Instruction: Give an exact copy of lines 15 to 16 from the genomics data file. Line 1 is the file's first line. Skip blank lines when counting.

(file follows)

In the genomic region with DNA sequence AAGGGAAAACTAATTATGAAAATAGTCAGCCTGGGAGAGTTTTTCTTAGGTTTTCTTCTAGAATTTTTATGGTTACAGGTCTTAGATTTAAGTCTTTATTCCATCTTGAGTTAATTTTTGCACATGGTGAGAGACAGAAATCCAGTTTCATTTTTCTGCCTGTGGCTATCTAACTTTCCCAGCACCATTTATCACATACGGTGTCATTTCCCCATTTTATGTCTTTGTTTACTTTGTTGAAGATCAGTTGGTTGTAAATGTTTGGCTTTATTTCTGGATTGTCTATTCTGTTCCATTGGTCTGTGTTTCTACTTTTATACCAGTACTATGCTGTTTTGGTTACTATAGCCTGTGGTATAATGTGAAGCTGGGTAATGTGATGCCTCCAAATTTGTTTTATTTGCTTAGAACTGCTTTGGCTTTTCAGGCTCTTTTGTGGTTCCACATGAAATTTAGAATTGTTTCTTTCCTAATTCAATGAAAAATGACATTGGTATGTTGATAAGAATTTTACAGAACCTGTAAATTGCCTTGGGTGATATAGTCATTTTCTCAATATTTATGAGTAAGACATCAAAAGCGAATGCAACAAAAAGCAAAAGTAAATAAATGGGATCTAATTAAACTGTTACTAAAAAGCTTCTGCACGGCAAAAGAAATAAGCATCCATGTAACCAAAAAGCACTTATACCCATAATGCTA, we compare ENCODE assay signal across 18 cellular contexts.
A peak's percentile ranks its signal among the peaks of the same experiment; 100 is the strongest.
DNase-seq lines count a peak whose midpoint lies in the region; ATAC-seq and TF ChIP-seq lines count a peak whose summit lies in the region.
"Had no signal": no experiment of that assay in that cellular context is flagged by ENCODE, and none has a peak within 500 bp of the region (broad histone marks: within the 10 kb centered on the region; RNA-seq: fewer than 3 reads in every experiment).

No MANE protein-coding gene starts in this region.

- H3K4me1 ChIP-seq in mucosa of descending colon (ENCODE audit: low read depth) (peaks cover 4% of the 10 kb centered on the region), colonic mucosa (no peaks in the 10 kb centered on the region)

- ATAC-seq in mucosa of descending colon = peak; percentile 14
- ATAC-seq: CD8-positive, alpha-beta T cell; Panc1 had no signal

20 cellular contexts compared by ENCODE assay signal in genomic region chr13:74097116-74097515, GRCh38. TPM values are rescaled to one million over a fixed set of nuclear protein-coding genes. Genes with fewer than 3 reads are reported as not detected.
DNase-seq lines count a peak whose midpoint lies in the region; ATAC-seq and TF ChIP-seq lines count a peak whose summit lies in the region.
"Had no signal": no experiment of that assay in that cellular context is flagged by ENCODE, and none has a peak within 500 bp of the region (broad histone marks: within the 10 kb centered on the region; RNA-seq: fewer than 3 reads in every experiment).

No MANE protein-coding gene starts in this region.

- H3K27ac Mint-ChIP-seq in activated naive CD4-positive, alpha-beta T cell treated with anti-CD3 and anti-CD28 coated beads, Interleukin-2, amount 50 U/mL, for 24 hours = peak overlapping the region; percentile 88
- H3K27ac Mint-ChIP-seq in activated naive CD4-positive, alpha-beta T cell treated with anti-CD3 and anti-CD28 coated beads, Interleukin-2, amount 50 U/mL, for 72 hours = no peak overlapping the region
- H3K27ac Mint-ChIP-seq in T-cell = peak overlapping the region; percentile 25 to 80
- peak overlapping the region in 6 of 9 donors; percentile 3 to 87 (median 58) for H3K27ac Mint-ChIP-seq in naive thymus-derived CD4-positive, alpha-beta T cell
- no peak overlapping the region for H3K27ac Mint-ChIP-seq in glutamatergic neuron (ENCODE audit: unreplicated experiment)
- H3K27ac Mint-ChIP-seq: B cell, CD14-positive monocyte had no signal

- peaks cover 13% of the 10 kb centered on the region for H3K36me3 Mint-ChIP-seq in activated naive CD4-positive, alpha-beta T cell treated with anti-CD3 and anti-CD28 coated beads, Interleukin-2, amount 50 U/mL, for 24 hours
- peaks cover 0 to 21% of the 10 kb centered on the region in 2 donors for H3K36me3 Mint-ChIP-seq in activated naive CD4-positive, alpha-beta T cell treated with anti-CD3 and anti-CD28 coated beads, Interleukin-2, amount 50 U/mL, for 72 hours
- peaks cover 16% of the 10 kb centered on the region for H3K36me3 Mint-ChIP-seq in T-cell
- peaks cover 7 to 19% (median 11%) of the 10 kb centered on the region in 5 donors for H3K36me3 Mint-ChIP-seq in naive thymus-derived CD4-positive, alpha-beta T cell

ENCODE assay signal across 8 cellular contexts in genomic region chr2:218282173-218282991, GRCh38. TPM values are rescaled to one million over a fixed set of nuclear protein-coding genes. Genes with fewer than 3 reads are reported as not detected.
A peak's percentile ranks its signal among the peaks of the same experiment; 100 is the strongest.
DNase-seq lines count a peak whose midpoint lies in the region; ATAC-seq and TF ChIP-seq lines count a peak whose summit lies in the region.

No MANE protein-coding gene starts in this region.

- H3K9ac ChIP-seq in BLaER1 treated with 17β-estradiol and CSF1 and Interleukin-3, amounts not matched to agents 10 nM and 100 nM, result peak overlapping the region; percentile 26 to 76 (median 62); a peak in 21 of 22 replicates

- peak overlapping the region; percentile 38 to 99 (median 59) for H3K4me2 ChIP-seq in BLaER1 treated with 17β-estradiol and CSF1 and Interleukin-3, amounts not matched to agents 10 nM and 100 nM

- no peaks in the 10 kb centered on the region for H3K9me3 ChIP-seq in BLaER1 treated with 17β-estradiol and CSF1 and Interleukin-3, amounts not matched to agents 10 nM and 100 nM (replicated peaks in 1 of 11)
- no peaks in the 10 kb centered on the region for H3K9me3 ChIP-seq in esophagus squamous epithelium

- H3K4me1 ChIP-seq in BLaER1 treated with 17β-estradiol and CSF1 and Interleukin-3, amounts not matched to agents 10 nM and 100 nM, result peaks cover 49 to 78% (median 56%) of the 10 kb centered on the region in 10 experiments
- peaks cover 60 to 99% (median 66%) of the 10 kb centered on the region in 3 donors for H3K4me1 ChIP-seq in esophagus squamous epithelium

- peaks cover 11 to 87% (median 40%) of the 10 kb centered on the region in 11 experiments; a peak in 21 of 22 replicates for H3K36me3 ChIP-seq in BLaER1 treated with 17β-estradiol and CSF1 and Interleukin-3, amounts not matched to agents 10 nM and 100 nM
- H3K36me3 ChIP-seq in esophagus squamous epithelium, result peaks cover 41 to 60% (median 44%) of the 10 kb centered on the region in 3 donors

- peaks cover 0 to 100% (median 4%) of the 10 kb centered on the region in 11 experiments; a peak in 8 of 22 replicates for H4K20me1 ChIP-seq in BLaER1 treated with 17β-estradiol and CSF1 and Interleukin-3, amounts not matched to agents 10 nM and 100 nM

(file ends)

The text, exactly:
- H3K27ac Mint-ChIP-seq in T-cell = peak overlapping the region; percentile 25 to 80
- peak overlapping the region in 6 of 9 donors; percentile 3 to 87 (median 58) for H3K27ac Mint-ChIP-seq in naive thymus-derived CD4-positive, alpha-beta T cell